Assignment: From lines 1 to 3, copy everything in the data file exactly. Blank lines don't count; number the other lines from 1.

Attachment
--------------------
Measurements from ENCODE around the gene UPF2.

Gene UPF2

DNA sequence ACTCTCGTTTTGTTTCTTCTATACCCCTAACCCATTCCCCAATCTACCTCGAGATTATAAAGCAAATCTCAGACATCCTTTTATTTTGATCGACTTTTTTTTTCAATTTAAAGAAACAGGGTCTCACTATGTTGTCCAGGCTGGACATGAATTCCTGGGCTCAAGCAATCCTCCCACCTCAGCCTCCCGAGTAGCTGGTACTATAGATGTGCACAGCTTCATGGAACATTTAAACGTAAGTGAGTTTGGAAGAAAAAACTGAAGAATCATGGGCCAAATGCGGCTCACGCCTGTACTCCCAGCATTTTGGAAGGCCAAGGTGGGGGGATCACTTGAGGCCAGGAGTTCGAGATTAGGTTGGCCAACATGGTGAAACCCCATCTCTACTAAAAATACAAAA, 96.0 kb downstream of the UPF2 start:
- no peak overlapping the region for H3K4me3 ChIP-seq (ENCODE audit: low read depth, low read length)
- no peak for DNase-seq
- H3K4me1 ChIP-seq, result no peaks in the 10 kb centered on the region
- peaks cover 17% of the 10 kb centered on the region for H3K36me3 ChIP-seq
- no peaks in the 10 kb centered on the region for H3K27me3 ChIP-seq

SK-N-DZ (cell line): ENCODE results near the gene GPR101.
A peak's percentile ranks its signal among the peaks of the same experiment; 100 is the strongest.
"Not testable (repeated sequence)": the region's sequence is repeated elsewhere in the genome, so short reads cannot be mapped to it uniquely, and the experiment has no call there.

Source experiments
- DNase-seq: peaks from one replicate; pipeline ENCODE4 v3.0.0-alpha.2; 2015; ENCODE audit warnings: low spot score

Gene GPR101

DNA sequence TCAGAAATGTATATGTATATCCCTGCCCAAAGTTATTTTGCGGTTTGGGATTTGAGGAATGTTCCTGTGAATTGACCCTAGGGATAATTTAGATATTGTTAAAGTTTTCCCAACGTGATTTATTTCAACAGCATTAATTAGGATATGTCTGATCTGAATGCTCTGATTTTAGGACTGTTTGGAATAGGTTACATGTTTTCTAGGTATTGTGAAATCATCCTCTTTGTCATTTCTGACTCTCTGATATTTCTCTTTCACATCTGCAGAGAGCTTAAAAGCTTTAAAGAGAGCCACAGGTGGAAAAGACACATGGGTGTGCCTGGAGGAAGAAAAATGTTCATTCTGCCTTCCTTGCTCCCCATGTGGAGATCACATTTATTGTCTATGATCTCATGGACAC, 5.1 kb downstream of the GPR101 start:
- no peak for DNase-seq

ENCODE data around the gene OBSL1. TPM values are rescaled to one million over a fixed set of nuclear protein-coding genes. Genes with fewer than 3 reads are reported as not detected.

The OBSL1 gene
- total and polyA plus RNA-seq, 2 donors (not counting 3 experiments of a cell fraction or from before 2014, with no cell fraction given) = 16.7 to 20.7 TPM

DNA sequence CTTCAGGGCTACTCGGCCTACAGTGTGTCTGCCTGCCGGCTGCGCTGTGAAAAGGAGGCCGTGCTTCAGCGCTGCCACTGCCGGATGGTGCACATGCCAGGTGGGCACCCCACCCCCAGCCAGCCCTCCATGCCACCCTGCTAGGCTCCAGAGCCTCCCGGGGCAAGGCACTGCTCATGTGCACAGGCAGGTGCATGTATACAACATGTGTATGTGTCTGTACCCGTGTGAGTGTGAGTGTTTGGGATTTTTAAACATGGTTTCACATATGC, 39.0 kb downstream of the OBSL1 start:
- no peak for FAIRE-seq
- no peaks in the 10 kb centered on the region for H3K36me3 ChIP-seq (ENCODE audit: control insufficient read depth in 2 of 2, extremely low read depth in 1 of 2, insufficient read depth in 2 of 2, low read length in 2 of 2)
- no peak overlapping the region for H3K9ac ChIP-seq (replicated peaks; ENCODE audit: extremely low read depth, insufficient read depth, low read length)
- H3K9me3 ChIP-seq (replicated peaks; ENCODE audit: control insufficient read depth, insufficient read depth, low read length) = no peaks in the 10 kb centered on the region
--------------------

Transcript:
Measurements from ENCODE around the gene UPF2.

Gene UPF2

DNA sequence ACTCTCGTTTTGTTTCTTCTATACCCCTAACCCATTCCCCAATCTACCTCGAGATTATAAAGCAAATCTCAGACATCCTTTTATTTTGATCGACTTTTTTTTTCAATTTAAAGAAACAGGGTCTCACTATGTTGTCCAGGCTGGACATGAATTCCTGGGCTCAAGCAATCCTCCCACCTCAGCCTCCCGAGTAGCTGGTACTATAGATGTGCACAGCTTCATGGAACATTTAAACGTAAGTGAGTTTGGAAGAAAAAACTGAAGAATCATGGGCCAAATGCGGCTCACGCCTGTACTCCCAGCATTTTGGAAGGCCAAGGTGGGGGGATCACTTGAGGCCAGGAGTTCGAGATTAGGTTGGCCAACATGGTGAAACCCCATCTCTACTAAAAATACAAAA, 96.0 kb downstream of the UPF2 start: